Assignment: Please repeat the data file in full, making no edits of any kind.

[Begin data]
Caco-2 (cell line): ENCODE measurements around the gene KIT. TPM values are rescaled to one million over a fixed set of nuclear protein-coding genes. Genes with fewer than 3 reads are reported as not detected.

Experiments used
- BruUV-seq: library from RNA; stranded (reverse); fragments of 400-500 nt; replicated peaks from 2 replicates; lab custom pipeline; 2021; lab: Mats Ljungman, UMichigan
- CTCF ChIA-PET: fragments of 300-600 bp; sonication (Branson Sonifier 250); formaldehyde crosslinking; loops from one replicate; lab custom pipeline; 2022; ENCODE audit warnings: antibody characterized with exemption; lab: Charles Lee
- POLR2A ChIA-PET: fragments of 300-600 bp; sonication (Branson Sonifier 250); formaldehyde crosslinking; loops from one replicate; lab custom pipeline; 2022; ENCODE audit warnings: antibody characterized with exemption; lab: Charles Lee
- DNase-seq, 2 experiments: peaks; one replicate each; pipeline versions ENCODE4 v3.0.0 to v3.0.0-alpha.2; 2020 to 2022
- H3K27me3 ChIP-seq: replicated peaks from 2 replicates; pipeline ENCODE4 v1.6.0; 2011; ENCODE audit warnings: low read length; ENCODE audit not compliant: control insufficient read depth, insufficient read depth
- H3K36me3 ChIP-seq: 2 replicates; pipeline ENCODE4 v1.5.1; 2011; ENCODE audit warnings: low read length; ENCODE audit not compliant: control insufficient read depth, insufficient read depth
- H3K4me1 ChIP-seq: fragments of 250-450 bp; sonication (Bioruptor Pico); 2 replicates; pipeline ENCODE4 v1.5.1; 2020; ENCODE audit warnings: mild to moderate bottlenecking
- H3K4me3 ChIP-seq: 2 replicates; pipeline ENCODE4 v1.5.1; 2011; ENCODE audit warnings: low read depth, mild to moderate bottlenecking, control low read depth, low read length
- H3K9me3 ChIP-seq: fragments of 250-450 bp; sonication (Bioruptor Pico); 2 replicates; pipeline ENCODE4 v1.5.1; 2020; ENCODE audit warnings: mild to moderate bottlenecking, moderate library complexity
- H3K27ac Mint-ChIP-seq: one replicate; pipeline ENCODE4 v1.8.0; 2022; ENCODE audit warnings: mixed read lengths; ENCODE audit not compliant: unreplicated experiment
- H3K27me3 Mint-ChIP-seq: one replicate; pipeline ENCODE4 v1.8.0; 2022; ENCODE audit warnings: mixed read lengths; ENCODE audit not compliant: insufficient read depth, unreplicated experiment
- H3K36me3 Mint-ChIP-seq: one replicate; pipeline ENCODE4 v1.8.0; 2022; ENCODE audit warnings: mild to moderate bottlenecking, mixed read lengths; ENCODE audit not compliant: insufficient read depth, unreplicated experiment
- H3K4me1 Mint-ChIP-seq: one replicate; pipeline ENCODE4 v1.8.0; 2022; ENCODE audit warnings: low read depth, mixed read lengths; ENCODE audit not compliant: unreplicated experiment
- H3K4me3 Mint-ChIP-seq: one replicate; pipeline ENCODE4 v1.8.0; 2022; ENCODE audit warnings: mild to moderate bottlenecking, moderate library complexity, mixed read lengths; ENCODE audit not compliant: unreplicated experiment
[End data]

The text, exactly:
Caco-2 (cell line): ENCODE measurements around the gene KIT. TPM values are rescaled to one million over a fixed set of nuclear protein-coding genes. Genes with fewer than 3 reads are reported as not detected.

Experiments used
- BruUV-seq: library from RNA; stranded (reverse); fragments of 400-500 nt; replicated peaks from 2 replicates; lab custom pipeline; 2021; lab: Mats Ljungman, UMichigan
- CTCF ChIA-PET: fragments of 300-600 bp; sonication (Branson Sonifier 250); formaldehyde crosslinking; loops from one replicate; lab custom pipeline; 2022; ENCODE audit warnings: antibody characterized with exemption; lab: Charles Lee
- POLR2A ChIA-PET: fragments of 300-600 bp; sonication (Branson Sonifier 250); formaldehyde crosslinking; loops from one replicate; lab custom pipeline; 2022; ENCODE audit warnings: antibody characterized with exemption; lab: Charles Lee
- DNase-seq, 2 experiments: peaks; one replicate each; pipeline versions ENCODE4 v3.0.0 to v3.0.0-alpha.2; 2020 to 2022
- H3K27me3 ChIP-seq: replicated peaks from 2 replicates; pipeline ENCODE4 v1.6.0; 2011; ENCODE audit warnings: low read length; ENCODE audit not compliant: control insufficient read depth, insufficient read depth
- H3K36me3 ChIP-seq: 2 replicates; pipeline ENCODE4 v1.5.1; 2011; ENCODE audit warnings: low read length; ENCODE audit not compliant: control insufficient read depth, insufficient read depth
- H3K4me1 ChIP-seq: fragments of 250-450 bp; sonication (Bioruptor Pico); 2 replicates; pipeline ENCODE4 v1.5.1; 2020; ENCODE audit warnings: mild to moderate bottlenecking
- H3K4me3 ChIP-seq: 2 replicates; pipeline ENCODE4 v1.5.1; 2011; ENCODE audit warnings: low read depth, mild to moderate bottlenecking, control low read depth, low read length
- H3K9me3 ChIP-seq: fragments of 250-450 bp; sonication (Bioruptor Pico); 2 replicates; pipeline ENCODE4 v1.5.1; 2020; ENCODE audit warnings: mild to moderate bottlenecking, moderate library complexity
- H3K27ac Mint-ChIP-seq: one replicate; pipeline ENCODE4 v1.8.0; 2022; ENCODE audit warnings: mixed read lengths; ENCODE audit not compliant: unreplicated experiment
- H3K27me3 Mint-ChIP-seq: one replicate; pipeline ENCODE4 v1.8.0; 2022; ENCODE audit warnings: mixed read lengths; ENCODE audit not compliant: insufficient read depth, unreplicated experiment
- H3K36me3 Mint-ChIP-seq: one replicate; pipeline ENCODE4 v1.8.0; 2022; ENCODE audit warnings: mild to moderate bottlenecking, mixed read lengths; ENCODE audit not compliant: insufficient read depth, unreplicated experiment
- H3K4me1 Mint-ChIP-seq: one replicate; pipeline ENCODE4 v1.8.0; 2022; ENCODE audit warnings: low read depth, mixed read lengths; ENCODE audit not compliant: unreplicated experiment
- H3K4me3 Mint-ChIP-seq: one replicate; pipeline ENCODE4 v1.8.0; 2022; ENCODE audit warnings: mild to moderate bottlenecking, moderate library complexity, mixed read lengths; ENCODE audit not compliant: unreplicated experiment